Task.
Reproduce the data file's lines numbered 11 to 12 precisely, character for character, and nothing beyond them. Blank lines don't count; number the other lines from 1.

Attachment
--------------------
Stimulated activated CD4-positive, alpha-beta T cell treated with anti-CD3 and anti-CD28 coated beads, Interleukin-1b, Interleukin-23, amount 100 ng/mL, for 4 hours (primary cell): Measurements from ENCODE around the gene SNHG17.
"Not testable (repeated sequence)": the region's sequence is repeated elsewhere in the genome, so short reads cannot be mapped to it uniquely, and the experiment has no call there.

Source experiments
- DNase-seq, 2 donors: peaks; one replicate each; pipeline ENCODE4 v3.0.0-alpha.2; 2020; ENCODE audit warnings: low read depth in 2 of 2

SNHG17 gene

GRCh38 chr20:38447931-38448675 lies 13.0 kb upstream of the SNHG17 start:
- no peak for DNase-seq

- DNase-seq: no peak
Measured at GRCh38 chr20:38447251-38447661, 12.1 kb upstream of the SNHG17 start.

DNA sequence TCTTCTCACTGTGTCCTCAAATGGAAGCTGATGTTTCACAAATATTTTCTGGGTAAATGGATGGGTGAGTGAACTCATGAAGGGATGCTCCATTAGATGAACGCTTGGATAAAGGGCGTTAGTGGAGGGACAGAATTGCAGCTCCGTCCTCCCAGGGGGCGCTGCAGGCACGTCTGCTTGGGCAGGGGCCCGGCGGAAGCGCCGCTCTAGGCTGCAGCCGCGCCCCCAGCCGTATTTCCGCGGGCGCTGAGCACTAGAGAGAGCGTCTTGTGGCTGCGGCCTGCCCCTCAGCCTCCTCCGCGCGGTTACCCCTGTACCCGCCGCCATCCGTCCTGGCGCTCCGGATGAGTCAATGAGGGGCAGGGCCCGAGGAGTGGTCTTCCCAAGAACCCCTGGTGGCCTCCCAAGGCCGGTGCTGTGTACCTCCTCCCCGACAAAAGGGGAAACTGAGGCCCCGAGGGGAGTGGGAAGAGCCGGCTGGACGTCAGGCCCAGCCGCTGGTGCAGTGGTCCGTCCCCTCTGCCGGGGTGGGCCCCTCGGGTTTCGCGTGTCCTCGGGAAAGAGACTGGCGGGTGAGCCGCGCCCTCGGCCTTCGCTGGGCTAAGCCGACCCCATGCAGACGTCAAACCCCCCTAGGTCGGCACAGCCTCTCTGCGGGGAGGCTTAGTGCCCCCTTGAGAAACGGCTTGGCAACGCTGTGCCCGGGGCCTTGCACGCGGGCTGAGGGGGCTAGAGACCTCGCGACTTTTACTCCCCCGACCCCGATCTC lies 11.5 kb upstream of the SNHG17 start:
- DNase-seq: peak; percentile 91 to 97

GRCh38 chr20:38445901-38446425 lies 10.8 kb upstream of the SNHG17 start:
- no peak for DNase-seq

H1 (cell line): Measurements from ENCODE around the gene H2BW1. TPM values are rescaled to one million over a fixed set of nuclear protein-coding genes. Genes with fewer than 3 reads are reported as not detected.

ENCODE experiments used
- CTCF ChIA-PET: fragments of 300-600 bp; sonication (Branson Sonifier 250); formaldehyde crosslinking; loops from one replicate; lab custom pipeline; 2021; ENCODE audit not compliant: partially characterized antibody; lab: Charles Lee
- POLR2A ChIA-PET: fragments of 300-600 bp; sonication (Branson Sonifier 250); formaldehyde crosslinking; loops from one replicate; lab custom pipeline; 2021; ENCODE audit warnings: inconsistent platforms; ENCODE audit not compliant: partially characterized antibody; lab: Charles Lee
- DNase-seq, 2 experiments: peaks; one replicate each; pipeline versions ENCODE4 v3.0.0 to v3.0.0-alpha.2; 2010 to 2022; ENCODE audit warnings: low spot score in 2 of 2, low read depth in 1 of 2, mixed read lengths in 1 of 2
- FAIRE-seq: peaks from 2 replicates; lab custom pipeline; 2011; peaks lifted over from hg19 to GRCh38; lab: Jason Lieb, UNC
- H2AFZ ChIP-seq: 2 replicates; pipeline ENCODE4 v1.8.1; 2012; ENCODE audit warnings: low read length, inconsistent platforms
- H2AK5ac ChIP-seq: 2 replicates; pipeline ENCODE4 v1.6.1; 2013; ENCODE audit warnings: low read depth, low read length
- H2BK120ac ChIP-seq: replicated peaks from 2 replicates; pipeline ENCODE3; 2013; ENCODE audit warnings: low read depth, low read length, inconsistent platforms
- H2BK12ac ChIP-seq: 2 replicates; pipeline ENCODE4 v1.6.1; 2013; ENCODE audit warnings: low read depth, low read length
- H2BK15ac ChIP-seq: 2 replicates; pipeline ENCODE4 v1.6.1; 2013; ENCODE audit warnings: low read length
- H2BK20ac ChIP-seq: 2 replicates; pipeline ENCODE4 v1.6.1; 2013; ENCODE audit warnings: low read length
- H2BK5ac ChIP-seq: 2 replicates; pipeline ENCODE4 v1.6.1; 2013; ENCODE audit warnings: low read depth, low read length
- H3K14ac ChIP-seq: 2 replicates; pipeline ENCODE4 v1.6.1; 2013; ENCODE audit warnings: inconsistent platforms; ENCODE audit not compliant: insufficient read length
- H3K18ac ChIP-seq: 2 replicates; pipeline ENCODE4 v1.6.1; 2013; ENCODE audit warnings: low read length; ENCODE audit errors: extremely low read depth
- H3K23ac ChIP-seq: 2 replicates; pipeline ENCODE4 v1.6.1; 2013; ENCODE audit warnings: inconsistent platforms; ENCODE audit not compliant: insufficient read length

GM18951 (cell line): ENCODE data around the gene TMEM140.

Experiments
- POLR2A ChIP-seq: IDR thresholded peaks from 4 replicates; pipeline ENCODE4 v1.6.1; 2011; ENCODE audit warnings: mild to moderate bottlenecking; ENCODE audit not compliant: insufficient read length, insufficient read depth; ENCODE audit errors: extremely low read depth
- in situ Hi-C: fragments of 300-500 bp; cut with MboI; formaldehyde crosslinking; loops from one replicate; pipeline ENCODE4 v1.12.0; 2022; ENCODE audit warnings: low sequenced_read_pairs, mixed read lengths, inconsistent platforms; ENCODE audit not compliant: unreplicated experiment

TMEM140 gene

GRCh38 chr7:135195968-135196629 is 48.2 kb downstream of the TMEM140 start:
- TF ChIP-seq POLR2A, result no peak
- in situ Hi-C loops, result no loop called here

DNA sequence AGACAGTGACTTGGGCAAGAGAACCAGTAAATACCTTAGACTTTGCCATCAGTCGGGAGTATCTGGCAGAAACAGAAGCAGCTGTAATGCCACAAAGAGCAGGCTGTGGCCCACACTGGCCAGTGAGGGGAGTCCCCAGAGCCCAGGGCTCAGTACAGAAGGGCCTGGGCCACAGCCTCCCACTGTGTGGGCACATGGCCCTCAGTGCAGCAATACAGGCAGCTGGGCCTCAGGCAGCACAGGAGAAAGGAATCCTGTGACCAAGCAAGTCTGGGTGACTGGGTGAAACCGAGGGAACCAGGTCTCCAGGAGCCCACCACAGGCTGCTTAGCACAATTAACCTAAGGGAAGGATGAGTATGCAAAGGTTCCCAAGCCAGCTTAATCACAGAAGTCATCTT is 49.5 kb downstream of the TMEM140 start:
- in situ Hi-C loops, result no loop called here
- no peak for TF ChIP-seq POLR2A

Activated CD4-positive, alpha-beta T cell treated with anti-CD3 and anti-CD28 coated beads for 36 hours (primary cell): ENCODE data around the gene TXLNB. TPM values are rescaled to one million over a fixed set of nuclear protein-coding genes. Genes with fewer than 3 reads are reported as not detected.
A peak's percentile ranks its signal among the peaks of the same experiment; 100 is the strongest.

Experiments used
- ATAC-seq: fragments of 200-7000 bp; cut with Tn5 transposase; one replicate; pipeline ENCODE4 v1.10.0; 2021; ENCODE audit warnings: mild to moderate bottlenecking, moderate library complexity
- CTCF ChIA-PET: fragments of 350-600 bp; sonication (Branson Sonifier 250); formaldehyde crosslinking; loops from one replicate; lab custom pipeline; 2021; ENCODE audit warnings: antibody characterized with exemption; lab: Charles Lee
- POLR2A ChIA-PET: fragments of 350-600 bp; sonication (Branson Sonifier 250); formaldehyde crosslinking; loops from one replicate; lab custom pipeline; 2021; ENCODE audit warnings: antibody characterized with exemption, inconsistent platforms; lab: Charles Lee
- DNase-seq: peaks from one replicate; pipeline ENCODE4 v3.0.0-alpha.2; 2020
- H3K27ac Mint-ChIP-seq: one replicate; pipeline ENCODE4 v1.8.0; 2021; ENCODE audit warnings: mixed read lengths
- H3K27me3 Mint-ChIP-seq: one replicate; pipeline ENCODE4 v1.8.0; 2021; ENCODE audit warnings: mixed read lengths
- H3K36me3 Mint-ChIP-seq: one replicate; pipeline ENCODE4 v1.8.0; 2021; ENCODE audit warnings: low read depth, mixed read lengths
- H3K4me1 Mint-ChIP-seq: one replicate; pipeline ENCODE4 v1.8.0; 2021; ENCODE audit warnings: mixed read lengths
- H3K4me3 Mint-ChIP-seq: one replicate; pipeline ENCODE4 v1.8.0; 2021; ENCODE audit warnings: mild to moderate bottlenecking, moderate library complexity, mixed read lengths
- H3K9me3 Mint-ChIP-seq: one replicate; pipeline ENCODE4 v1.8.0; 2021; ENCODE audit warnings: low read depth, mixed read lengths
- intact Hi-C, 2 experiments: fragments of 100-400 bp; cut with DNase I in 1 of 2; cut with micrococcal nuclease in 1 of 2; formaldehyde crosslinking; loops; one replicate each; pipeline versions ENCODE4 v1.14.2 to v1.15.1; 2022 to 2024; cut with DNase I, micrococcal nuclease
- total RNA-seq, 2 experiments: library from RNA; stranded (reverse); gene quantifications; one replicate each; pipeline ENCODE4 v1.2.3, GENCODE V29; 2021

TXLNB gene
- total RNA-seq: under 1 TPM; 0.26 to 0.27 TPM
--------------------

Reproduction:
- DNase-seq: peak; percentile 91 to 97

GRCh38 chr20:38445901-38446425 lies 10.8 kb upstream of the SNHG17 start: